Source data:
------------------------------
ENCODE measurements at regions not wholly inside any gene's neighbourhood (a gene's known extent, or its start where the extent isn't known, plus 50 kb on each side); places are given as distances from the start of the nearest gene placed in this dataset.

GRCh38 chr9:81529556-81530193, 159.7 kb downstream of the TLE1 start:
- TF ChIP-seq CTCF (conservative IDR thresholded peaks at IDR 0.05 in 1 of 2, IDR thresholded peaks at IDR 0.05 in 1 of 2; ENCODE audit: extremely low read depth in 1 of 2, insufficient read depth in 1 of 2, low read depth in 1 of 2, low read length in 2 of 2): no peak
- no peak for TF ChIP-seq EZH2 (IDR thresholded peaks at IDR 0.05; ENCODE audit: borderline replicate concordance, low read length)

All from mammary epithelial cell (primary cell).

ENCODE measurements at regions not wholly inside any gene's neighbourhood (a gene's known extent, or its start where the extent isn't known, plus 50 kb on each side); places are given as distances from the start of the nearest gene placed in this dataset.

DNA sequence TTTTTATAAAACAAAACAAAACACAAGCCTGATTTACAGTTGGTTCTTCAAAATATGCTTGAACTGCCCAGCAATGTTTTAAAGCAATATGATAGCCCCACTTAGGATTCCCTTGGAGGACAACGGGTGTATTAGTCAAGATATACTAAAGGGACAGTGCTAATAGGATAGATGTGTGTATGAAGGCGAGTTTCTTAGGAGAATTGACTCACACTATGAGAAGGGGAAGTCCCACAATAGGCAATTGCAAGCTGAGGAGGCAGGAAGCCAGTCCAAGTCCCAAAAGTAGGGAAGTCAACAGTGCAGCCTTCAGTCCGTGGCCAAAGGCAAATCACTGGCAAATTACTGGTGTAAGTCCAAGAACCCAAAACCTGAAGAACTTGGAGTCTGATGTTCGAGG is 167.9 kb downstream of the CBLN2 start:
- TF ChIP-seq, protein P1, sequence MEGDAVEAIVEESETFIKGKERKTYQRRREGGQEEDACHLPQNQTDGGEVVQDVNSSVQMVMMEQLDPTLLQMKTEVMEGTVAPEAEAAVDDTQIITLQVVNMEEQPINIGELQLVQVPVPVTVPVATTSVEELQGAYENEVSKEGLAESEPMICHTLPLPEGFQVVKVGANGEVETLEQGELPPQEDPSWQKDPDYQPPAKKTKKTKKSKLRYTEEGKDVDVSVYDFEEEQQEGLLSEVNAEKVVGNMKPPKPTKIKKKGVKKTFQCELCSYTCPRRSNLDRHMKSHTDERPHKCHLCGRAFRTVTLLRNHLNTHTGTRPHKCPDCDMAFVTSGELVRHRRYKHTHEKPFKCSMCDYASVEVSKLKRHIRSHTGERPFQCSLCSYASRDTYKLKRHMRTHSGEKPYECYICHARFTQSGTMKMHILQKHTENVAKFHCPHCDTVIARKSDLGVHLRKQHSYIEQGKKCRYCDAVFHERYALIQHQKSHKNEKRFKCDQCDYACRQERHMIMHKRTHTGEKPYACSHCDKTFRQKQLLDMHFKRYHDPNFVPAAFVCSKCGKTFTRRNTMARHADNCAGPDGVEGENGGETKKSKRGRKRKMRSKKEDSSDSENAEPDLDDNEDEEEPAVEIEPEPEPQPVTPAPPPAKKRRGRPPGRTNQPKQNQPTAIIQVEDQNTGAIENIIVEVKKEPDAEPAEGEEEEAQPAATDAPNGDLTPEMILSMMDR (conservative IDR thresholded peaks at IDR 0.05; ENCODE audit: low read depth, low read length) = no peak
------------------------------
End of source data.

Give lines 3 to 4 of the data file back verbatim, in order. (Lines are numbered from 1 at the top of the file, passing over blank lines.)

- TF ChIP-seq CTCF (conservative IDR thresholded peaks at IDR 0.05 in 1 of 2, IDR thresholded peaks at IDR 0.05 in 1 of 2; ENCODE audit: extremely low read depth in 1 of 2, insufficient read depth in 1 of 2, low read depth in 1 of 2, low read length in 2 of 2): no peak
- no peak for TF ChIP-seq EZH2 (IDR thresholded peaks at IDR 0.05; ENCODE audit: borderline replicate concordance, low read length)